One of the biggest decisions for a new church planter is when to start meeting Sunday mornings. Here are five questions I found helpful in determining our church launch date:
1. Do we have the resources we need?
Churches require resources. There is a lot more involved in meeting Sunday morning than for a midweek Bible study or prayer gathering. This is an official church service after all, and you want the people coming to feel like you are serious. Do you have enough money to pay for rent, children’s ministry crafts, and other startup costs? What about sound equipment, cables, and lighting? Have you thoughtfully considered the entire service and concluded that you have what it takes? Jesus Himself said we should count the cost. We don’t want to come up short on something so important.
Jesus Himself said we should count the cost. We don’t want to come up short on something so important.
2. Is it the right time of year?
This question may sound silly, but the reality is that different times of year provide different opportunities and challenges for the church planter. For example, many people are looking for a church around the New Year. They are ready to start afresh in their spiritual lives, so they will often come to a Sunday service. Early fall is another good time to start a church because people are getting back into routines after the summer vacation. Generally, winter and summer are not considered great times of year to start. That being said, however, you should not determine start dates solely on what time of year it is. We started the end of November when it was getting cold and rainy, and God gave success.
3. Are my volunteers and core team members ready?
When we started The Bridge Bellingham we had a consistent group of about twenty adults meeting for prayer and planning. The size of the group is not as important as the readiness of the group. Talk with the team members and get feedback about the Sunday morning service launch. Are they confident? Do they feel like you are able to lead them into this new and intimidating territory? In my experience, it was the team members who encouraged me to start when we did. I wanted to wait until January to launch the church, but the team let me know that they were ready, and we started in November.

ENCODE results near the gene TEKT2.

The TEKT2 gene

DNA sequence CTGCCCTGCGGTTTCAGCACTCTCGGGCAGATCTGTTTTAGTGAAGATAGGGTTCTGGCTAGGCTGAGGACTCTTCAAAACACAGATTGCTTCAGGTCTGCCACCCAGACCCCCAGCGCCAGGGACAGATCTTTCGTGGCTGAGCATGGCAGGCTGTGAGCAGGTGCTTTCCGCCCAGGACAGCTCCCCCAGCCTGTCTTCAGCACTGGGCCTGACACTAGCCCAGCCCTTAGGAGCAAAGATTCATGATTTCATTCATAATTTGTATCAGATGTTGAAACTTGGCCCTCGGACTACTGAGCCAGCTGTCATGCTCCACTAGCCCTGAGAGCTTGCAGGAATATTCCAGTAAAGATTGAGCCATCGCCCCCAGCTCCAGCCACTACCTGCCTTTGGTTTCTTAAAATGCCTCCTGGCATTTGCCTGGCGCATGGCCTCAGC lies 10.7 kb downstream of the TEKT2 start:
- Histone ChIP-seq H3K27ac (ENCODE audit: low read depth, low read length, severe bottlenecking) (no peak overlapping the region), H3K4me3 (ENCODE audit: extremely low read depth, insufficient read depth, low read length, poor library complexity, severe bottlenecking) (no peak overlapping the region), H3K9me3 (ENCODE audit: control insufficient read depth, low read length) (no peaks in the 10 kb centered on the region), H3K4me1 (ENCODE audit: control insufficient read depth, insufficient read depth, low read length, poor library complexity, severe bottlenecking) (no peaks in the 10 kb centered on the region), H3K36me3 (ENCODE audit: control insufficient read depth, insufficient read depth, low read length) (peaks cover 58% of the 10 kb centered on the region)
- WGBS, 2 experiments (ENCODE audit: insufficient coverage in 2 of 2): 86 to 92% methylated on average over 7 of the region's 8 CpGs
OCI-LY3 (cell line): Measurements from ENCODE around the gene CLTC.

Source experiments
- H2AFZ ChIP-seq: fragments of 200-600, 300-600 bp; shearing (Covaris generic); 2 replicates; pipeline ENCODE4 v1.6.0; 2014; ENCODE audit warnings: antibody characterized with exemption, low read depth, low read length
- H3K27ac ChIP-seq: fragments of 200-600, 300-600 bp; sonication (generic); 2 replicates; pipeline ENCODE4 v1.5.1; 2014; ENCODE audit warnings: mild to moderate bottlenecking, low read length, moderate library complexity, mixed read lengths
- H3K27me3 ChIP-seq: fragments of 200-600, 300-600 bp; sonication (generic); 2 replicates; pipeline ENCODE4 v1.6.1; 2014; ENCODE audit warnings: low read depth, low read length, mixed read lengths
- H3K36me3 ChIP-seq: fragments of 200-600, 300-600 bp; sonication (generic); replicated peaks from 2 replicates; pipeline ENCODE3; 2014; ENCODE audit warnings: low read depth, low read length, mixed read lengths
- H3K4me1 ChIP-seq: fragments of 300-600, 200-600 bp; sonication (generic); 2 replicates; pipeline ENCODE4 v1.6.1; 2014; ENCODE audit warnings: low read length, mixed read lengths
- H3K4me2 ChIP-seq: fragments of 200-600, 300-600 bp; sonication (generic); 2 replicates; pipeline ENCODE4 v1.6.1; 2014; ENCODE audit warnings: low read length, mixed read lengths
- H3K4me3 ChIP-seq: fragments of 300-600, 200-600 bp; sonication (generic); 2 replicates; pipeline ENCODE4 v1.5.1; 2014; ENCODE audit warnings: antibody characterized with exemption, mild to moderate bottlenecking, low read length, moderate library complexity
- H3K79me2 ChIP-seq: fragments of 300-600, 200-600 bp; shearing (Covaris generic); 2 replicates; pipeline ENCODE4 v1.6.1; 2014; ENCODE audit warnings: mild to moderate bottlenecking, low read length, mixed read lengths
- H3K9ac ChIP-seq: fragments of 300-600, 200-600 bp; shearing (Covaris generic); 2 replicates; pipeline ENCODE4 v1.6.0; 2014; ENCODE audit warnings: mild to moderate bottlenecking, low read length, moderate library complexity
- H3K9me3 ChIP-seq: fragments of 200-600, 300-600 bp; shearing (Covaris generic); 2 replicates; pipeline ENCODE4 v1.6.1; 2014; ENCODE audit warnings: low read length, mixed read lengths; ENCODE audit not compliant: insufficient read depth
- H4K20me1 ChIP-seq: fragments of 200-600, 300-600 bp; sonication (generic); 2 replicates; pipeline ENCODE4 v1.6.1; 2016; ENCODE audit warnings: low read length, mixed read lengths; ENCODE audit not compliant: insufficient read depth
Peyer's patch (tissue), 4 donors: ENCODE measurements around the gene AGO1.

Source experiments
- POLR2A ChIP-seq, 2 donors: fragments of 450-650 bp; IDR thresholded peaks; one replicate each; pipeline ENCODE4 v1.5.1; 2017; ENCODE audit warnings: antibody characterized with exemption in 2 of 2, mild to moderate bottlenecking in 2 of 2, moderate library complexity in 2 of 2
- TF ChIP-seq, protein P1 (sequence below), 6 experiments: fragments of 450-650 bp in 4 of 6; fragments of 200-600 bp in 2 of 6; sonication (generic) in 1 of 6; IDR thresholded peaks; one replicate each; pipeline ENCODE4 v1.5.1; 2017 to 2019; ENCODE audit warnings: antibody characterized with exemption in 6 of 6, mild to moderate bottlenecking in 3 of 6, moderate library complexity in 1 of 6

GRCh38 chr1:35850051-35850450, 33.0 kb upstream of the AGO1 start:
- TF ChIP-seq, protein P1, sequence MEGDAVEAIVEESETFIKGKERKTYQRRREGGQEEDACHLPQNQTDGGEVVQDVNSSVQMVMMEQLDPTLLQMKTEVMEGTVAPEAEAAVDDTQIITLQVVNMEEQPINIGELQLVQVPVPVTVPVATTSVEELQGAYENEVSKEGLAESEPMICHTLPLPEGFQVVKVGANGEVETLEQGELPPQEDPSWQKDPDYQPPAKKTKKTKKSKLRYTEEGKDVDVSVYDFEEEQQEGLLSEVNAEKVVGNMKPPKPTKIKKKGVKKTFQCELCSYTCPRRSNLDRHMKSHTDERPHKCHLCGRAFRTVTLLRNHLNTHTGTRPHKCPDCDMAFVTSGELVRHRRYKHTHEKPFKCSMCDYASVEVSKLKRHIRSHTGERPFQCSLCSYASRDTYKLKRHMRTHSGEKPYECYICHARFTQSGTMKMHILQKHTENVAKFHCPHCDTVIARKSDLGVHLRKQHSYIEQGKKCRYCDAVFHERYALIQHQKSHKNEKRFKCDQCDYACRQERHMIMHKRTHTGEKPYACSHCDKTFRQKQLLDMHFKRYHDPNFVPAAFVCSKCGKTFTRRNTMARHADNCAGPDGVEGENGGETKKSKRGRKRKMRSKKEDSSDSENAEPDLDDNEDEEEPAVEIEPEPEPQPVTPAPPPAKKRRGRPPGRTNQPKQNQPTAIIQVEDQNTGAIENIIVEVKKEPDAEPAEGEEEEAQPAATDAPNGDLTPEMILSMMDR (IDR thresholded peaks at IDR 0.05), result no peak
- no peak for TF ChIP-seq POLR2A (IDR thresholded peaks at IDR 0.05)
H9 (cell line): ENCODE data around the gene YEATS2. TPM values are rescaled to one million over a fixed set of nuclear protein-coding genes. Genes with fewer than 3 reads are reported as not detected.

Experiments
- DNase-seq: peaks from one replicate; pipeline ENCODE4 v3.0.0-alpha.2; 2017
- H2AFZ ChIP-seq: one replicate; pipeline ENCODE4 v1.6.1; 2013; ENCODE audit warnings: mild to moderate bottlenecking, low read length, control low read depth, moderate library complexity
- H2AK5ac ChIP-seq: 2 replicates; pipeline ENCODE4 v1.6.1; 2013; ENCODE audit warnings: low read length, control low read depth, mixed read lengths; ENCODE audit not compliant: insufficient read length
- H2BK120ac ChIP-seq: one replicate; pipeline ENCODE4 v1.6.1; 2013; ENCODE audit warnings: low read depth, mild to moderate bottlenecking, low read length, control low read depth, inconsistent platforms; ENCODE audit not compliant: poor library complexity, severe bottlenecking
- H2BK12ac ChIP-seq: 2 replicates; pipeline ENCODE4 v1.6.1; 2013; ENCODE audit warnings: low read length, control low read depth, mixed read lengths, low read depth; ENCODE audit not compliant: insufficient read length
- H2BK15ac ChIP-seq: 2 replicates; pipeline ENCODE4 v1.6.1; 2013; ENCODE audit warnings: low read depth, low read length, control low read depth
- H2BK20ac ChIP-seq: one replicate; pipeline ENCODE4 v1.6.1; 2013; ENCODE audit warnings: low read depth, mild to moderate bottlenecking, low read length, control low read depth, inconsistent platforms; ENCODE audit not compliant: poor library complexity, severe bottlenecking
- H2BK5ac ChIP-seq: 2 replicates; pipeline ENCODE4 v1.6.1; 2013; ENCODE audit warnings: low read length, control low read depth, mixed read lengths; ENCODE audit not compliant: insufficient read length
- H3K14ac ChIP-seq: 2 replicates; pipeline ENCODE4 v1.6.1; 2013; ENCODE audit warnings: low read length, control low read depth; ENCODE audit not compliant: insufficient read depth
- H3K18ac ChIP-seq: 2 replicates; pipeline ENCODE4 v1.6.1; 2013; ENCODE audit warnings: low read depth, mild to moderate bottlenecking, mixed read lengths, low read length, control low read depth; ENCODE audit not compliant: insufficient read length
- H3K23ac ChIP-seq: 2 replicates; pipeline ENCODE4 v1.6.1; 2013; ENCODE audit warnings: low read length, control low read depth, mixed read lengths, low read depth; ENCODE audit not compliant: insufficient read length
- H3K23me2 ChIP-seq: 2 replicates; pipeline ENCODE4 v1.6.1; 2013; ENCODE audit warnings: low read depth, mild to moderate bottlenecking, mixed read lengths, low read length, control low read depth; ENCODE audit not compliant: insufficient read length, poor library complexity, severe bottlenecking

4. Do we have a place to meet?
Venue is extremely important in deciding when to start. When we first arrived in Bellingham, I was convinced that we would get this old white church building. It was awesome, and in a perfect location right between Western Washington University and downtown. A few weeks before we signed a lease on it, we discovered that it was about to fall down. Fortunately, we had an inspector look at it and determined that it was unusable before we started meeting there. Having a building fall down on your congregation is not a great church growth strategy! We ended up getting a beautiful old manor that is used for wedding venues and events. The owner is a Christian man, and said we could use it Sunday mornings rent-free! The point is, wait for the right place before you start meeting.
5. Do I feel a peace from the Holy Spirit?
This question is the most difficult to quantify, but the most important to determine. Ultimately, you have to step out in faith and set a start date. You may not have all the resources you need, and it may not be the right time of year, but God is calling you to begin. My own personal opinion is that church planting strategies and techniques can be helpful, but ultimately, it must be God who leads you by His Spirit. Church planting is more than just following the man’s directions, it’s about following the one who said, “I will build my church, and the gates of Hell will not prevail against it.”
Church planting is more than just following the man’s directions, it’s about following the one who said, “I will build my church, and the gates of Hell will not prevail against it.”
Pastor Brian Kelly is a former missionary and Senior Pastor at Calvary Chapel Kampala, Uganda. After returning from the field and serving for a time at Maranatha Chapel in San Diego, he and his family moved to Bellingham, to plant the Bridge. You can find more information about the Bridge on their website or on Facebook.